Are Osteoarthritis and Obesity Connected?

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  • What Is Osteoarthritis?

    What Is Osteoarthritis?

    Osteoarthritis (OA) occurs when the smooth cartilage in the body’s joints becomes worn out or damaged. Sometimes an injury can lead to OA. Often, however, wear and tear on the joints over time results in OA.

    When OA develops, the joint becomes inflamed. The usual symptoms of OA include pain and stiffness. OA tends to develop in the knees, hips, lower back, neck, and hands.

  • Overweight and Obesity

    Overweight and Obesity

    Being overweight simply means weighing more than is considered healthy for your height. An official diagnosis of overweight or obese is based on your body mass index (BMI). BMI is calculated using your gender, height, and weight.

    A BMI score of 18.5 to 24.9 is considered normal weight. Overweight is defined as a score of 25 to 29.9. If your BMI score is 30 or higher, you’re considered obese.

  • The Vicious Circle

    The Vicious Circle

    Obesity and OA can be a vicious cycle. Carrying extra weight causes more stress on the joints. Being obese therefore tends to accelerate the onset of OA. If you have arthritis, you know how difficult it can be to exercise with joint pain.

    Physical activity is key to weight loss, so having arthritis can make it even more difficult to drop those extra pounds. Exercise is possible with arthritis, but you may need the help of a professional trainer or physical therapist.

  • Added Pressure on the Knees

    Added Pressure on the Knees

    You may be surprised by the amount of pressure that your body weight puts on your joints. For every 10 pounds of extra weight you carry, an additional 30 to 60 pounds of force is placed on the knees with each step, according to the Johns Hopkins Arthritis Center.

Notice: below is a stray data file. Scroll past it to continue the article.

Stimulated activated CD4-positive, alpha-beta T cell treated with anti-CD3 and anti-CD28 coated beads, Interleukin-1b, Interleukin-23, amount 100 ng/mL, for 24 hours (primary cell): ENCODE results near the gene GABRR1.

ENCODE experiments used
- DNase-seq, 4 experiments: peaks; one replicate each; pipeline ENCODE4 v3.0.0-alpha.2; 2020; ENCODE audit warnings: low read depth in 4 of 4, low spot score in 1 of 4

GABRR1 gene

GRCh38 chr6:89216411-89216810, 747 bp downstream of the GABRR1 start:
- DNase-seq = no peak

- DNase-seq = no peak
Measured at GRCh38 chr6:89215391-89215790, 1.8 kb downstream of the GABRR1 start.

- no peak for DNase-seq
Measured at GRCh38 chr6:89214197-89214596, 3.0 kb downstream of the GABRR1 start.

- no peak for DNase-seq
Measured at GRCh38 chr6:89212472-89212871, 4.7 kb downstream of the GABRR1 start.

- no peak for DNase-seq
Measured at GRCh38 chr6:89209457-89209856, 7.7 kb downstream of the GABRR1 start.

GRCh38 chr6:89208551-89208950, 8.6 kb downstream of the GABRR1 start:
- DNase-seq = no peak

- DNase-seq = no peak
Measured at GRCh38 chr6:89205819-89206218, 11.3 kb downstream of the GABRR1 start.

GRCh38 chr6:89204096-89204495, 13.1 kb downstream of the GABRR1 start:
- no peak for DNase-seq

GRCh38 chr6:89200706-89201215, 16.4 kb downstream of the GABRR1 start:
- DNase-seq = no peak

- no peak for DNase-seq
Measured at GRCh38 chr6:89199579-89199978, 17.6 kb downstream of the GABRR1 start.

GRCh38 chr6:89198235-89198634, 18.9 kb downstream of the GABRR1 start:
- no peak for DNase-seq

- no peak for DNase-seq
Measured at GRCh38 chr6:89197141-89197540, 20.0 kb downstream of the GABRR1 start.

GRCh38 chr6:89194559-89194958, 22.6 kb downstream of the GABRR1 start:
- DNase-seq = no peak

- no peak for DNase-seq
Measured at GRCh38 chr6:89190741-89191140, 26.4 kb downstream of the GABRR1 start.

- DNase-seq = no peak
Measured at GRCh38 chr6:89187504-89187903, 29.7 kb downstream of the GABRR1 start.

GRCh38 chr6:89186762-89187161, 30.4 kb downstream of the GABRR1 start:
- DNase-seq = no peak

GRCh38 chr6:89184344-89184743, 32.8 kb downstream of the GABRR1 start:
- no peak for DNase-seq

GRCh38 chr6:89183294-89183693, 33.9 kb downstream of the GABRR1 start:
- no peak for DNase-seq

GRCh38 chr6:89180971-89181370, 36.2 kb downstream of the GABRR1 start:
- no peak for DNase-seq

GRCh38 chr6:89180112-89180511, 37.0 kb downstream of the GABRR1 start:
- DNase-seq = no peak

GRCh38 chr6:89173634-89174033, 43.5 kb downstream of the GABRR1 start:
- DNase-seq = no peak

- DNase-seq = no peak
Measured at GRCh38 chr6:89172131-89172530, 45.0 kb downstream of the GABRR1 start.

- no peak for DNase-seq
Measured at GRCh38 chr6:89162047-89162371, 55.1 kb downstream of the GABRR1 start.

The same source says that overweight women are four times as likely to develop knee OA as women of healthy weight are. Overweight men are five times as likely to develop knee OA.

  • Other Factors for Osteoarthritis

    Other Factors for Osteoarthritis

    Obesity is one of several factors that can contribute to OA. Age is another big factor. The older you get, the more wear and tear you put on your joints.

    Some people may inherit bone problems that make them more susceptible to arthritis. Weak muscles, particularly those around the knee, may also contribute to OA. This is because the joints suffer without having strong muscle support around them.

  • Benefits of Exercise

    Benefits of Exercise

    A mixed regimen of calorie-burning cardiovascular exercises and muscle-strengthening exercises can counter the effects of OA. More exercise and lower calorie intake can help bring about weight loss.

    Losing extra weight helps remove pressure from your joints. These activities can help lower OA risk, or at least cause a reduction in symptoms if you already have OA. Exercises that strengthen muscles around the joints will also help delay the onset of OA, and can help you better cope with the condition.

  • Jumping for Joint Health

    Jumping for Joint Health

    It might seem like jumping rope and other high-impact activities would be harmful to joints with OA. But a study published in the Journal of Bone and Mineral Research found the opposite. Postmenopausal women with mild OA experienced improved bone strength and greater function after doing supervised jumping exercises three days a week for a year.

    If you plan to exercise with OA, check with your doctor about precautions that you should take when you work out.

  • A Little Weight Loss Helps

    A Little Weight Loss Helps

    Losing weight can take time, but even moderate weight loss can ease the discomfort of OA. It can also lower the risk of developing OA. Weight loss also helps reduce your risk of developing diabetes, heart disease, and certain cancers.

    Set a realistic goal of losing one to two pounds a week through increased physical activity and reduced calorie intake. Your joints and the rest of your body will thank you.

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